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US Crude Rises As Weekly Supply Build Falls Short of Estimates

Summary:
Crude oil futures are rallying midweek after the US government reported a weekly supply build that fell short of market projections. Oil prices had kicked off Wednesday’s trading session in the red, extending their losses on the week. However, crude quickly pared its losses and has risen more than 1%. January West Texas Intermediate (WTI) crude oil futures surged %excerpt%.69, or 1.25%, to .90 per barrel at 14:42 GMT on Wednesday on the New York Mercantile Exchange. Year-to-date, US crude has soared nearly 22%, but it has tumbled nearly 3% over the last week. Brent, the international benchmark for oil prices, is also climbing higher in the middle of the trading week. January Brent crude futures soared %excerpt%.88, or 1.44%, to .80 a barrel on London’s ICE Futures exchange. Brent is up 14%

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Crude oil futures are rallying midweek after the US government reported a weekly supply build that fell short of market projections. Oil prices had kicked off Wednesday’s trading session in the red, extending their losses on the week. However, crude quickly pared its losses and has risen more than 1%.

January West Texas Intermediate (WTI) crude oil futures surged $0.69, or 1.25%, to $55.90 per barrel at 14:42 GMT on Wednesday on the New York Mercantile Exchange. Year-to-date, US crude has soared nearly 22%, but it has tumbled nearly 3% over the last week.

Brent, the international benchmark for oil prices, is also climbing higher in the middle of the trading week. January Brent crude futures soared $0.88, or 1.44%, to $61.80 a barrel on London’s ICE Futures exchange. Brent is up 14% on the year, but it has also declined 1.4% in the last week.

According to the US Energy Information Administration (EIA), domestic crude inventories rose by 1.4 million barrels for the week ending November 15, which is the fourth consecutive weekly jump. This is slightly lower than the median estimate of 1.6 million barrels. Gasoline stockpiles jumped 1.8 million barrels, while distillate supplies slumped one million barrels.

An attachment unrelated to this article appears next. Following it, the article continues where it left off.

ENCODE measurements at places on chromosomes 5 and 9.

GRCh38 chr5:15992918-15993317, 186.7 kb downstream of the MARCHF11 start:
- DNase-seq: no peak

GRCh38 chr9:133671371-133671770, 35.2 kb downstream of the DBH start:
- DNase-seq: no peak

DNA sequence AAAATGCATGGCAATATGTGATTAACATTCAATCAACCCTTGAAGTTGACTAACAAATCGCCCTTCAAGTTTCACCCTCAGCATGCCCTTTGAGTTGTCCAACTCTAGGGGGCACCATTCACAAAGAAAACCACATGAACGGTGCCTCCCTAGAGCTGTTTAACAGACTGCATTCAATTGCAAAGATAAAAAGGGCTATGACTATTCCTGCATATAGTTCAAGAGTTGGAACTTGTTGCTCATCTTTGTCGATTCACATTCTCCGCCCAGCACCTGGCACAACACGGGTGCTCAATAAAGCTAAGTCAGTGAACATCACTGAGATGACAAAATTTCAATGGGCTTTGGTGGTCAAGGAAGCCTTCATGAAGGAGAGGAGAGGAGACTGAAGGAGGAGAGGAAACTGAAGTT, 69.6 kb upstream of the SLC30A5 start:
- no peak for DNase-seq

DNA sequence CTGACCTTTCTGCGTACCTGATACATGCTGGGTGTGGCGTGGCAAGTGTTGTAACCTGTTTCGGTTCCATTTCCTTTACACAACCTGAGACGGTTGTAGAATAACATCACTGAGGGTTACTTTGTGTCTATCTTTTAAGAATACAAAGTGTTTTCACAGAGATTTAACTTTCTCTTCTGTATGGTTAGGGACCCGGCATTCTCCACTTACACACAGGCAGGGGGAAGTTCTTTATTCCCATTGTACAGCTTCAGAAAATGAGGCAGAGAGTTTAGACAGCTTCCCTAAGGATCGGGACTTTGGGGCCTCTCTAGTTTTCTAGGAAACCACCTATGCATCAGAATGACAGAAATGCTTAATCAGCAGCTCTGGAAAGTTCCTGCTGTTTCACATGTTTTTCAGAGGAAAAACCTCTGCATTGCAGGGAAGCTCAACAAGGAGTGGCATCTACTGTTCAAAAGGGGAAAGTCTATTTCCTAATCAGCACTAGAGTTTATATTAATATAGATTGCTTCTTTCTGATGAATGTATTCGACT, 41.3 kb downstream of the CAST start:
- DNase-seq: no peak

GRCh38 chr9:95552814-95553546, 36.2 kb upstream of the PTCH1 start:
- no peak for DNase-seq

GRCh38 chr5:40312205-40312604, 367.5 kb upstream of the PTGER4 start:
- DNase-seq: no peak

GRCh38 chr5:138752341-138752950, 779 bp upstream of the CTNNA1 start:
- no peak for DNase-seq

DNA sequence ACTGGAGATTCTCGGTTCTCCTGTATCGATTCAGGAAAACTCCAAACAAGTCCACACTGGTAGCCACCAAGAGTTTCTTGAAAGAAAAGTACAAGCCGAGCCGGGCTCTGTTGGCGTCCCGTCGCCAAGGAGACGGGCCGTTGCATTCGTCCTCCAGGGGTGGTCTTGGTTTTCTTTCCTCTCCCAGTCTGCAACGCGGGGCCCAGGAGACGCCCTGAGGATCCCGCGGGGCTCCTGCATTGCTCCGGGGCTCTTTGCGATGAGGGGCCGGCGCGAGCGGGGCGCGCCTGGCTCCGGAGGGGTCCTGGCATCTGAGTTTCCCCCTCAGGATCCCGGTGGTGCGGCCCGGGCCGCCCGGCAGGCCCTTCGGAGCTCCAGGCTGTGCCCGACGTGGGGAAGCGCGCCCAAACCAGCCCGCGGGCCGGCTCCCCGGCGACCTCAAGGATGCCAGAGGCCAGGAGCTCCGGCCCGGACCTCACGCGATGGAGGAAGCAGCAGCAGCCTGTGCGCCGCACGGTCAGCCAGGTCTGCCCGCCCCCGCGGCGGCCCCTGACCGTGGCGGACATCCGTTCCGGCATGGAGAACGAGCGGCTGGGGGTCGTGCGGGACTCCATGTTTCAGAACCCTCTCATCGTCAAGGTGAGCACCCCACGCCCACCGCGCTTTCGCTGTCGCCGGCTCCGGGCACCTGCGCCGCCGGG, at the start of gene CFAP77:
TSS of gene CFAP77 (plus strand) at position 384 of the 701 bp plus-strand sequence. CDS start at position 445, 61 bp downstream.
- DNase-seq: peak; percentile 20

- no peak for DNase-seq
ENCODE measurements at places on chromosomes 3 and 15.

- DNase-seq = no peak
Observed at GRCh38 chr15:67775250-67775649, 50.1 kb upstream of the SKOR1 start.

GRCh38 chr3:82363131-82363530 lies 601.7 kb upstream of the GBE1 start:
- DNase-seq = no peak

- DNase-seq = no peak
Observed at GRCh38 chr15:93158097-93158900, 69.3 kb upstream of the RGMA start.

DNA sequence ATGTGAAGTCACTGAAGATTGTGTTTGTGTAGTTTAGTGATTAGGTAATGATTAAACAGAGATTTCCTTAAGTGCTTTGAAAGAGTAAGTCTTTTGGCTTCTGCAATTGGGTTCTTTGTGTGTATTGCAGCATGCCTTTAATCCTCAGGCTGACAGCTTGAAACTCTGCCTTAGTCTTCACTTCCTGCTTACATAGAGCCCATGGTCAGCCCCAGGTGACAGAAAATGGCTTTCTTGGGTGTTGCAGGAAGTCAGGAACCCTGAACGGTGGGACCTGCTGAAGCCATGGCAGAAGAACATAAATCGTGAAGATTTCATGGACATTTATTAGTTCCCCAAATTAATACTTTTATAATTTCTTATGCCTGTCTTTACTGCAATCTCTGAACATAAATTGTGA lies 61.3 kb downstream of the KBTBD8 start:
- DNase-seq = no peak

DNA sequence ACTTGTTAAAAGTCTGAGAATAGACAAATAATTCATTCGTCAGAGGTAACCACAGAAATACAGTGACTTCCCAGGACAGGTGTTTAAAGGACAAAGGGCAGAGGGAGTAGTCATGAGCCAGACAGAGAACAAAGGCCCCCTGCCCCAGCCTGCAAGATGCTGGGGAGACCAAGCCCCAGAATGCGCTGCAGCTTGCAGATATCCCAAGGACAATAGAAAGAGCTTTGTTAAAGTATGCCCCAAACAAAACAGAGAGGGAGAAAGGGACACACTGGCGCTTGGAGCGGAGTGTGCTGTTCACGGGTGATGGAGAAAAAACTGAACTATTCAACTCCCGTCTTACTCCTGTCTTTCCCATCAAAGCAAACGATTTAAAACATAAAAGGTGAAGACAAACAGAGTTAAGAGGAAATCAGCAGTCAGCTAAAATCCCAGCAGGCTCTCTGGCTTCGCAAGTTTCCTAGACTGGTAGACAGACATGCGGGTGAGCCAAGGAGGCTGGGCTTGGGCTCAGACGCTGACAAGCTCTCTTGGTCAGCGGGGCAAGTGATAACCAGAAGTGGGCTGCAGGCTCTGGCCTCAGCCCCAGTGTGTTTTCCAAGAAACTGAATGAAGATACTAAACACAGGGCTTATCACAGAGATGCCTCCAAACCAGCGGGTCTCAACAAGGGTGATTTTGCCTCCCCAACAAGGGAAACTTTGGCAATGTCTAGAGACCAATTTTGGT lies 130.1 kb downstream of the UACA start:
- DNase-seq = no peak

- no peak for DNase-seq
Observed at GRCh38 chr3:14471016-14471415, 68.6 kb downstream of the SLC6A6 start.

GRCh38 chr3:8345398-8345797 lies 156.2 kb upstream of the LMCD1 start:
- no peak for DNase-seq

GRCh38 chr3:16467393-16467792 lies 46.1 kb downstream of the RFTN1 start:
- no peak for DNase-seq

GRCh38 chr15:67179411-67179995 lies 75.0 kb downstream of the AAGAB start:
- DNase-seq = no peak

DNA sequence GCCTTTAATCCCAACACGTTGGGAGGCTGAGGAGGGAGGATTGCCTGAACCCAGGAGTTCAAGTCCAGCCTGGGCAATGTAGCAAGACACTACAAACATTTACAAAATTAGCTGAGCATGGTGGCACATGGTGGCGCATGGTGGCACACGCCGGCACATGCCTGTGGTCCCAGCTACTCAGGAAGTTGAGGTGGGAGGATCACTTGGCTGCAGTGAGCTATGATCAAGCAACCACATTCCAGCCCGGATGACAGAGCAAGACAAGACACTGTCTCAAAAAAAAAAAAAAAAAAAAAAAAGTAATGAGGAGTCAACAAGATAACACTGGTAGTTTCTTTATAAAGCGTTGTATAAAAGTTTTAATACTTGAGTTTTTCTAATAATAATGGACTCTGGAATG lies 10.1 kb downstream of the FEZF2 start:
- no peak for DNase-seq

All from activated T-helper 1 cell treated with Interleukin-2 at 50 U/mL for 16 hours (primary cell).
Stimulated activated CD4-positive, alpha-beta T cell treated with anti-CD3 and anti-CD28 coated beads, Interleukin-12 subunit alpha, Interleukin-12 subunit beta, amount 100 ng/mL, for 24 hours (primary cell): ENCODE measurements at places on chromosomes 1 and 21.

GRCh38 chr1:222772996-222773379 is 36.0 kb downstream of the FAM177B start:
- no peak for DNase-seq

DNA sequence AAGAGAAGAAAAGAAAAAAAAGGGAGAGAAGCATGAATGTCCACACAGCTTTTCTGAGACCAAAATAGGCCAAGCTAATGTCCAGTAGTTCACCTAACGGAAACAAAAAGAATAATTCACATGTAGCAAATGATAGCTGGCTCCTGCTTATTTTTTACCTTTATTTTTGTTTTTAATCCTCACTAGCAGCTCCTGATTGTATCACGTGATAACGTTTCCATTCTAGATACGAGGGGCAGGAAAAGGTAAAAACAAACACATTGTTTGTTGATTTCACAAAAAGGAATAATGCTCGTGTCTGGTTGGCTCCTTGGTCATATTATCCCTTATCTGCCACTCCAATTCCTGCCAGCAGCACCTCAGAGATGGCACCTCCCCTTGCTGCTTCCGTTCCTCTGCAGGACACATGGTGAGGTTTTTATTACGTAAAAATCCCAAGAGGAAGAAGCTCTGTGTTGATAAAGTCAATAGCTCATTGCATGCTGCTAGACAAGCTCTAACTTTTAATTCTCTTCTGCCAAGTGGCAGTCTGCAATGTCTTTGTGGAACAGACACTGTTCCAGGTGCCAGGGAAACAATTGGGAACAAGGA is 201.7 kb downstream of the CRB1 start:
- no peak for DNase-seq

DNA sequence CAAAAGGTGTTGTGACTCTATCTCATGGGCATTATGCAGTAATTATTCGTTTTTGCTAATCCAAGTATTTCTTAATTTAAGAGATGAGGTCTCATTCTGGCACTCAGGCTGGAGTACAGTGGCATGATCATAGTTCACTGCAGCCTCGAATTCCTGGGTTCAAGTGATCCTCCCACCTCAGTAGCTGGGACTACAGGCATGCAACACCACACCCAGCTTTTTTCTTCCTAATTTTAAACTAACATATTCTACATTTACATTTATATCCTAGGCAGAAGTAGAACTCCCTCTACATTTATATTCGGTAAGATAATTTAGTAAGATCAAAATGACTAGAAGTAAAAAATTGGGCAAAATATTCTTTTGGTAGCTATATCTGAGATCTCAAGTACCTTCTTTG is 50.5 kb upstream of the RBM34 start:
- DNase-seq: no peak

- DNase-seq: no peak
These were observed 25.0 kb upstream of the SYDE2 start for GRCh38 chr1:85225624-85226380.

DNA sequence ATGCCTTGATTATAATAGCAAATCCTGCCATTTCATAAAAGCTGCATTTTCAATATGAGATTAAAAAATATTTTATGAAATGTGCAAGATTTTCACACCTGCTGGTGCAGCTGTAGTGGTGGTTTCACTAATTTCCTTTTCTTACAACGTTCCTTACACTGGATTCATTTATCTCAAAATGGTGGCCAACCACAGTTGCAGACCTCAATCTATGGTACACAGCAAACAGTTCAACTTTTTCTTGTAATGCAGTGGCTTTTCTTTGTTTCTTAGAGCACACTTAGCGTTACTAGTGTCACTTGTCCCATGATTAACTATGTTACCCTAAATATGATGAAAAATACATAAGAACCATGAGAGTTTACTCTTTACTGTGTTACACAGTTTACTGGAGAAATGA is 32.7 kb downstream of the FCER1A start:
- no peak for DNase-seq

The Baker Hughes total rig count came in at 674, down from 684 in the previous week.

Investors are worried that the prolonged US-China trade dispute could continue to impact demand levels for crude. In recent days, hopes for an agreement on phase one of a trade deal have diminished on the White House refusing to roll back tariffs and President Donald Trump threatening to raise import levies should China refuse to strike a deal.

Markets are also bracing for next month’s Organization of the Petroleum Exporting Countries (OPEC) meeting in Vienna on December 5 and 6. Analysts have sounded the alarm on a possible global supply, especially with Russia potentially refusing to deepen its production cuts. OPEC and non-OPEC members have agreed to slash 1.2 million barrels per day (bpd) of output until March to lift prices.

In other energy markets, December natural gas futures jumped $0.035, or 1.35%, to $2.55 per million British thermal units (btu). December gasoline futures tacked on $0.03, or 1.85%, to $1.635 a gallon. December heating oil futures edged up $0.03, or 1.62%, to $1.885 per gallon.

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Andrew Moran
I am a full-time professional writer. Prior to my self-employment, I worked as a reporter for Digital Journal covering the politics beat and The Toronto Times reporting on the city’s entertainment scene. I currently write mostly about business, marketing and finance

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